Top positive review
14 people found this helpful
Deeper than you can imagine
on January 16, 2009
A prophet has waited twelve years in a coastal town for the ship that will bear him back to his homeland, which he misses.
Why he is there, why he is waiting, how he knows what he knows, and who he is is a mystery. As he departs the townspeople gather to wish him well. A local seeress who knows him best asks him to share his wisdom so that it will endure for generations to come.
So, he reveals his wisdom on love, birth, marriage, children, pain, talking, pleasure, death any so much more.
It is a profound work, and here is his advice on marriage so you may judge for yourself:
You were born together, and together you shall be forevermore.
You shall be together when white wings of death scatter your days.
Aye, you shall be together even in the silent memory of God.
But let there be spaces in your togetherness,
And let the winds of the heavens dance between you.
Love one another but make not a bond of love:
Let it rather be a moving sea between the shores of your souls.
Fill each other's cup but drink not from one cup.
Give one another of your bread but eat not from the same loaf.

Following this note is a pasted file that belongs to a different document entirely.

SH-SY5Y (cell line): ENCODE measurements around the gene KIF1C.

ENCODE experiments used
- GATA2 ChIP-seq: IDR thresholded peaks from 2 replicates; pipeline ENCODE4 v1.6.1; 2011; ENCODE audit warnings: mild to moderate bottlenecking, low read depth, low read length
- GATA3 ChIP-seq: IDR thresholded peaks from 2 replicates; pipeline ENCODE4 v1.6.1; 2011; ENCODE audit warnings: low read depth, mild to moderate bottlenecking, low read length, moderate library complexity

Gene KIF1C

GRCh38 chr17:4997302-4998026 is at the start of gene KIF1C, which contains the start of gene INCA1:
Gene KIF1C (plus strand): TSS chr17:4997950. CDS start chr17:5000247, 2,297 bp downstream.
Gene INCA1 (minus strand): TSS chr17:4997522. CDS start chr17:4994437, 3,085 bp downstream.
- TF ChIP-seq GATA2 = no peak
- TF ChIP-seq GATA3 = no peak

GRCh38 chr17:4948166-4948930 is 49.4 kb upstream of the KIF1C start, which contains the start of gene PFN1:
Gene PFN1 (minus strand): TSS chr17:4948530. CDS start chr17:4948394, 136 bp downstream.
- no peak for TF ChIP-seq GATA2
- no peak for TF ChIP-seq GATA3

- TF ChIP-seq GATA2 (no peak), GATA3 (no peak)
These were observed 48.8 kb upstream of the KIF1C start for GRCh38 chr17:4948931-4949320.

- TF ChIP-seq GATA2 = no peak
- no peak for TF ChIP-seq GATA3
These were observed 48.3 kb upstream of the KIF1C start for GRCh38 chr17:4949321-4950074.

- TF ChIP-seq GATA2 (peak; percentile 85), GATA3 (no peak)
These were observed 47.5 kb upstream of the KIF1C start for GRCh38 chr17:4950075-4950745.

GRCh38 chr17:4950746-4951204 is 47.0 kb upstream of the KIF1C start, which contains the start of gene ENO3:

Sing and dance together and be joyous, but let each one of you be alone,
Even as the strings of a lute are alone though they quiver with the same music.
Give your hearts, but not into each other's keeping.
For only the hand of Life can contain your hearts.
And stand together, yet not too near together:
For the pillars of the temple stand apart,
And the oak tree and the cypress grow not in each other's shadow.
Its not a little similar to the Tao Te Ching, where a border guard recognises Lao Tzu, and asks him to share his wisdom as he goes into exile. Written 2,500 years ago, and one of the most translated books in the world. The Tao contains many principles you can use in your everyday life, and if you're not thinking in ego based ways, your wisdom based thinking opens up..
If you like one book, you will love the other, so I recommend both. For the Tao, I recommend the Stephen Mitchell version.
I hope you find this review helpful, and if you do , please click yes.